Youth sexual health

Although statistics are hard to come by, a few figures offer insight into youth sexual health in South Africa. For example, 10.9% of births in the country in 2017 were to girls aged 10–19. In addition, only 64.5% of sexually active women aged 15–24 in South Africa report using contraception.

LGBT+ sexual health in South Africa

Same-sex relationships in South Africa

Although attitudes can still be somewhat conservative, South Africa is the only African country that legally recognizes same-sex relationships. In fact, it has recognized same-sex marriages since 2006, offers legal protection against discrimination based on sexual orientation, and criminalizes hate crimes and speech. 

Sexual health for LGBT+ in South Africa

Despite the legal protections in place for the LGBT+ community in South Africa, there is still much work to be done. For example, sexual health services in South Africa geared towards this community are lacking. In addition, many LGBT youths mention facing stigma and prejudice within the local healthcare system. As such, they prefer to use private health services which are more cognizant about handling their health concerns.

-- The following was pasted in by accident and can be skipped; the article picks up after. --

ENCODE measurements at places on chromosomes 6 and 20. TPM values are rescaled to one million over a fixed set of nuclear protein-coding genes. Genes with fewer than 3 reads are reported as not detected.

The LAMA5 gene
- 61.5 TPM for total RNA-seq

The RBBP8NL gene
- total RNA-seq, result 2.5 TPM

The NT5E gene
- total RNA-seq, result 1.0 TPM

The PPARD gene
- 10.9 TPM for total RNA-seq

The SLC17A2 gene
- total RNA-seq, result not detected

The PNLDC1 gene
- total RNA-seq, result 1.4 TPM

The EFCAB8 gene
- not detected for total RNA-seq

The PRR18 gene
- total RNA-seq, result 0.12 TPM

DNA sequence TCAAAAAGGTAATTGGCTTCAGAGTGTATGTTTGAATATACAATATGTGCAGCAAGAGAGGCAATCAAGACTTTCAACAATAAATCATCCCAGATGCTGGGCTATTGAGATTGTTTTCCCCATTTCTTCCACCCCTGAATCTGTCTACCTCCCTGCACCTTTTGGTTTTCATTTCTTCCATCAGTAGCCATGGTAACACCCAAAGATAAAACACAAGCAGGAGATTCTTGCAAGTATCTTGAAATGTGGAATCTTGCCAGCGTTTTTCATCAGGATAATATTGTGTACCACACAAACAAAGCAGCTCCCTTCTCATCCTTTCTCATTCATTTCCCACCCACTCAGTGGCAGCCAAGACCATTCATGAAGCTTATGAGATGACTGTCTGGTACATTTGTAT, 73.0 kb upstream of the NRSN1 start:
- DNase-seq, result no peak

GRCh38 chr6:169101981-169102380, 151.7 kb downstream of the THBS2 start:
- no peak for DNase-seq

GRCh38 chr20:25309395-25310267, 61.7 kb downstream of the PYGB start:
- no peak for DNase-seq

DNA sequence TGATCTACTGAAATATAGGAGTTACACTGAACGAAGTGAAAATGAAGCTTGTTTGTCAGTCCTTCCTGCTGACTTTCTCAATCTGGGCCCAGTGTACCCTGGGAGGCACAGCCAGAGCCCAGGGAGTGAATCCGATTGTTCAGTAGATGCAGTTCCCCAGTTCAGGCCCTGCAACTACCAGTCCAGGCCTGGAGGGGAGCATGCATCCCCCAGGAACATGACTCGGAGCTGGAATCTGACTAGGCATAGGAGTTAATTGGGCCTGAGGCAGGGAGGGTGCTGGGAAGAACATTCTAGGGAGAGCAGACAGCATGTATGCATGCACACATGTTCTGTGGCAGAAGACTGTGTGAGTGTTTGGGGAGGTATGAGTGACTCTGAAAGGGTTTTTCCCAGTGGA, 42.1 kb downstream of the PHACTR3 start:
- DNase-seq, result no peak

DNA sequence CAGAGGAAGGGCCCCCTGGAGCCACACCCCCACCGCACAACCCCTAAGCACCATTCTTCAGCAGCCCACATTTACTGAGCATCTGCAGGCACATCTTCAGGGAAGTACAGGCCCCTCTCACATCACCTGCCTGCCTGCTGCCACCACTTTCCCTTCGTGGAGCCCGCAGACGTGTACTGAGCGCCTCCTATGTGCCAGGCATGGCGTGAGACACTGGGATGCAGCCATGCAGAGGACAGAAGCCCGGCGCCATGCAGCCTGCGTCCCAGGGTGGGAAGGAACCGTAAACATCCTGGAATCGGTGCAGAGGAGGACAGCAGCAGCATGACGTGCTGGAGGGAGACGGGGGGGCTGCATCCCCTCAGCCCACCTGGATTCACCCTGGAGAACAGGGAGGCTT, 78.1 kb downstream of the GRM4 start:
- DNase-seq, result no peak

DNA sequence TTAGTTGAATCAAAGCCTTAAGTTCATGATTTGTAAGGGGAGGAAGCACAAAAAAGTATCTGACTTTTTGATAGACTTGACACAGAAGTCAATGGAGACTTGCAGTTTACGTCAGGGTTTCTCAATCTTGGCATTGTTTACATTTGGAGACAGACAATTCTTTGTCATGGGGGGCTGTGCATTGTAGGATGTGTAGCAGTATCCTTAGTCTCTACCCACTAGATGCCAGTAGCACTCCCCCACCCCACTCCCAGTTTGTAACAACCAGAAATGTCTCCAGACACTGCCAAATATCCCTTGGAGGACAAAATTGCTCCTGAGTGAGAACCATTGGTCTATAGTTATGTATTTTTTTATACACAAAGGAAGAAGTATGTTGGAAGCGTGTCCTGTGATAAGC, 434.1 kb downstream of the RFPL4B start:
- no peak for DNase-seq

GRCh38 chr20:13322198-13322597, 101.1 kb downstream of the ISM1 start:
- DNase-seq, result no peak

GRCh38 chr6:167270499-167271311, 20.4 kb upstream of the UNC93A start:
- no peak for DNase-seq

Notably, there is one sexual health program specifically geared to the LGBT+ community in the country. The South African National LGBTI HIV Framework addresses HIV, STIs, and TB within the community with healthcare, empowerment, psychosocial support, and more. The program aims to reduce HIV by 63% and TB by 30% while increasing the detection of STIs by 70%.

Healthcare support for trans people still falls short. For example, those relying on the public healthcare system may find extremely long waits for hormone replacement therapy (HRT) and gender-affirming surgery. In addition, transgender people report challenges and discrimination when trying to access care. While the private route may be quicker, it can also be very expensive. Some NGOs and charities offer HRT for free and counseling.

Useful resources